How to Select Art for Your Home
Have you ever walked through a model home and wondered, how do they select the artwork?
In the homes we style, there is purpose and intention behind each art piece selected.
When selecting art, there are a couple of questions our designers ask themselves:
• Who lives in this home? What are their interests? What is their lifestyle?
• What is the architectural style of the home?
• What is the color palette and furniture style of the home?
The art is then selected with an intention to create the feel of the room. To create impact, an art piece can be the focal point of a space. Other times art pieces are selected to add texture, complement the space, and complete a room, almost like jewelry.
Kathleen C., V.P. of Design, selects “art based on the design of the home.” She states that if a home has an organic style, she leans towards botanical, abstract, or landscape style artwork. If a house is modern, she selects more abstract or contemporary art. “Overall, I make sure I have a mix of art so that it doesn’t feel the same throughout. It has to all work together and be interesting.” Kathleen personally likes art that is moody and has some edge to it.
Senior Designer, Edith G. comments, “Art is all about telling the full story of a space. For me, art is all about feeling. I tend to lean towards more dramatic and moody art pieces in creating a more impactful story. Bold colors, dramatic brush strokes, high contrast, interesting and unique photography are the characteristics I look for when I select art. I like to mix it up and keep my art selections eclectic.” Edith often looks for original art. Original art “adds personality” to the room.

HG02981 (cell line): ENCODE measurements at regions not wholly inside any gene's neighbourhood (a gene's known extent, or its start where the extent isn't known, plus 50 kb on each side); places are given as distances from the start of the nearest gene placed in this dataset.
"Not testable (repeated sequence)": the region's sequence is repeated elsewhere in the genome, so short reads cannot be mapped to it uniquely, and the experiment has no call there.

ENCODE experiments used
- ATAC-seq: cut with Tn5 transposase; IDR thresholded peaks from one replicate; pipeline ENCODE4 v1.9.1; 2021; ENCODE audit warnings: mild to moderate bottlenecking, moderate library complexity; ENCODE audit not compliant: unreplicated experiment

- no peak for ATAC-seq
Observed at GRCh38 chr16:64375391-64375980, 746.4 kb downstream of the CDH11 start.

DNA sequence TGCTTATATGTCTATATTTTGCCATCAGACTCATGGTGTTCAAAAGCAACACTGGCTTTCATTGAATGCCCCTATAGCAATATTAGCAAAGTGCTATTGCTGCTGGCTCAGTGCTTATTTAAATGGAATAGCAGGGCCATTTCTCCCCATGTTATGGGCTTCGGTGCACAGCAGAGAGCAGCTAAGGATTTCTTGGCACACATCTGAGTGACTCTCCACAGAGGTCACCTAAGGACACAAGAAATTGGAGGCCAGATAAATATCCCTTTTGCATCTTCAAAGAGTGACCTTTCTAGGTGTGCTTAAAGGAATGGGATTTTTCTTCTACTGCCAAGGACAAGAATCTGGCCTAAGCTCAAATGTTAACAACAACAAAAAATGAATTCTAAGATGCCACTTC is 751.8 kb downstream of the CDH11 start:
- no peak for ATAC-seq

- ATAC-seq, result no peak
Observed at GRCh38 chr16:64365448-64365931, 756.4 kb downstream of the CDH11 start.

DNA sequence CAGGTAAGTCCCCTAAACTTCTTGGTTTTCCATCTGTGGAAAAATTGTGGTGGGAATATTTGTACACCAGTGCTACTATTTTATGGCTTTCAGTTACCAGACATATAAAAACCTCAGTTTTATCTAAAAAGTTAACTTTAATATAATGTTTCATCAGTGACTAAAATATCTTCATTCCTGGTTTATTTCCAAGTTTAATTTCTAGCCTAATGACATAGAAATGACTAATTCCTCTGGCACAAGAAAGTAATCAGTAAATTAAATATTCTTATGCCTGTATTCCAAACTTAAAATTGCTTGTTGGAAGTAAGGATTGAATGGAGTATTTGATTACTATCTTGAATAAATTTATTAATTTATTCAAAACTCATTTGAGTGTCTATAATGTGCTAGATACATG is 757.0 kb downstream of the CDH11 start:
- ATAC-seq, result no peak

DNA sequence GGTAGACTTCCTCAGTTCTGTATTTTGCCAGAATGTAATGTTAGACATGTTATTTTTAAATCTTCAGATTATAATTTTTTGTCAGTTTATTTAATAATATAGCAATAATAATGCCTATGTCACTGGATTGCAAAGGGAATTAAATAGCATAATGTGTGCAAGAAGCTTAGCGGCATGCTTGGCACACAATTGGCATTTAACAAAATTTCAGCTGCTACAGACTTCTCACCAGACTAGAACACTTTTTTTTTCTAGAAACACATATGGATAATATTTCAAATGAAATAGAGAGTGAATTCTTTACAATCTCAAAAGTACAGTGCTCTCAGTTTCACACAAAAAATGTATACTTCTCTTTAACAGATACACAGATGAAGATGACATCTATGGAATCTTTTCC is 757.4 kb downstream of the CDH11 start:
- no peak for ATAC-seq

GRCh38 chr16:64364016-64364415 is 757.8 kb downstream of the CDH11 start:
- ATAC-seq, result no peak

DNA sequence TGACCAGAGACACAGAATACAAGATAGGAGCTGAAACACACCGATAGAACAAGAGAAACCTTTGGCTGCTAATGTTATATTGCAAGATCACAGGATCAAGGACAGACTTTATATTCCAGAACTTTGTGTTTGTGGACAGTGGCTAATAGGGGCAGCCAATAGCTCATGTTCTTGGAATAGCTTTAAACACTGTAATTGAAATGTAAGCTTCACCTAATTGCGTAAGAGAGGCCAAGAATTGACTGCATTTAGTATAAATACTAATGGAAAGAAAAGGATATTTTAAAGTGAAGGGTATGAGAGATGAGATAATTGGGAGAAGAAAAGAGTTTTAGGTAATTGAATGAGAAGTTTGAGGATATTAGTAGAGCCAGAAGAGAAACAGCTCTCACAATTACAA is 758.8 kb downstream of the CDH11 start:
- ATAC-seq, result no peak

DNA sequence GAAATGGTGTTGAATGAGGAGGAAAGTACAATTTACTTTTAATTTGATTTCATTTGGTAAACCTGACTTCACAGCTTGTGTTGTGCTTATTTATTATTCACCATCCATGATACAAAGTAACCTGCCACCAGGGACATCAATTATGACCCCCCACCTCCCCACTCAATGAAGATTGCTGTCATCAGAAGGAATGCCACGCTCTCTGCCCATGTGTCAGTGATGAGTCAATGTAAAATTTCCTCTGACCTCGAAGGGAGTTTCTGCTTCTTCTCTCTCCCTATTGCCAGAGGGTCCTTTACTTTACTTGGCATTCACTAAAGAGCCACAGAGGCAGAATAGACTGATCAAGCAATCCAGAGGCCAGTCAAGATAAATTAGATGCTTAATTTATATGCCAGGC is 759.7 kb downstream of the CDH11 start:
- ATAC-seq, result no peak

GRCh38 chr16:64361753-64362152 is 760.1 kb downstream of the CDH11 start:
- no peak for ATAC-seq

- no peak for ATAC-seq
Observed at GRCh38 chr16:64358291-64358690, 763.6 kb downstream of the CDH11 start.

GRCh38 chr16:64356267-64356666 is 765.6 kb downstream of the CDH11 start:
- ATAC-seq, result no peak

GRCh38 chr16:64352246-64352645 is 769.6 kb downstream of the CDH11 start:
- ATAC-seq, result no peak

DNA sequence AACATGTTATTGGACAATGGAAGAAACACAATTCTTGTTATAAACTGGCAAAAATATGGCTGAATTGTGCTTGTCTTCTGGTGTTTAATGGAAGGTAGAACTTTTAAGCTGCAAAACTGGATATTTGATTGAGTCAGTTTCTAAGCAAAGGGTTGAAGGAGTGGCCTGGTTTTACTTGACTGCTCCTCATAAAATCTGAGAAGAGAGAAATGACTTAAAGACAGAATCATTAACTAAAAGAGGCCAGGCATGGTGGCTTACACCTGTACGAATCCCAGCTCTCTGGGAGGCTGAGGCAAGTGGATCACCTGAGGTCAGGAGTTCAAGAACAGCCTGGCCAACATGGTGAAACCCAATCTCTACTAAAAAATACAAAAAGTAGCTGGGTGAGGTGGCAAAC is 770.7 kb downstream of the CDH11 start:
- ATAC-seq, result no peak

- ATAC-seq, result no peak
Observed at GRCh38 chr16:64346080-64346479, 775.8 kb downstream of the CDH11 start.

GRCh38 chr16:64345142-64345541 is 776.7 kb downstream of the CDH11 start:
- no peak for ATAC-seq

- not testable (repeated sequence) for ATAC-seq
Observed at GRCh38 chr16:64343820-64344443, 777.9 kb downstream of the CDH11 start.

Jill M., Director of Residential Design, begins her thought process by selecting art that is “ascertaining to the clients’ art style preference.” Then, she determines the focal wall of the home and selects artwork that best enhances the particular space. She asks herself, “is the art going on a painted, wallpapered, textured or finished wall?” The art piece “should complement but not compete.” After, she considers “scale and balance. For instance, it is important to pepper mirrors.” Tasteful 3D art or a gallery of framed art paired with abstracts creates balance and interest. She “especially loves to use mirrors and not just for function. Mirrors look great in groupings as they reflect light and beautiful views as well as can help widen a narrow or lighten up a dark room.” And last but not least, “the frame and mat should also complement not only the art but the other finishes in the room. A busy piece of art or a busy wallpaper is balanced by a large mat, which provides structure and relief so the eye can rest. Also, dimensional, floating frames always look great and sophisticated!”
Selecting artwork for your own home can be an overwhelming task, here are some helpful questions our designers have provided to help make it less daunting:
• What is the overall theme of your home?
• What kinds of things do you like? What kind of lifestyle do you lead?
• What is the color palette within your home?
Overall, the art you choose should be a reflection of who you are!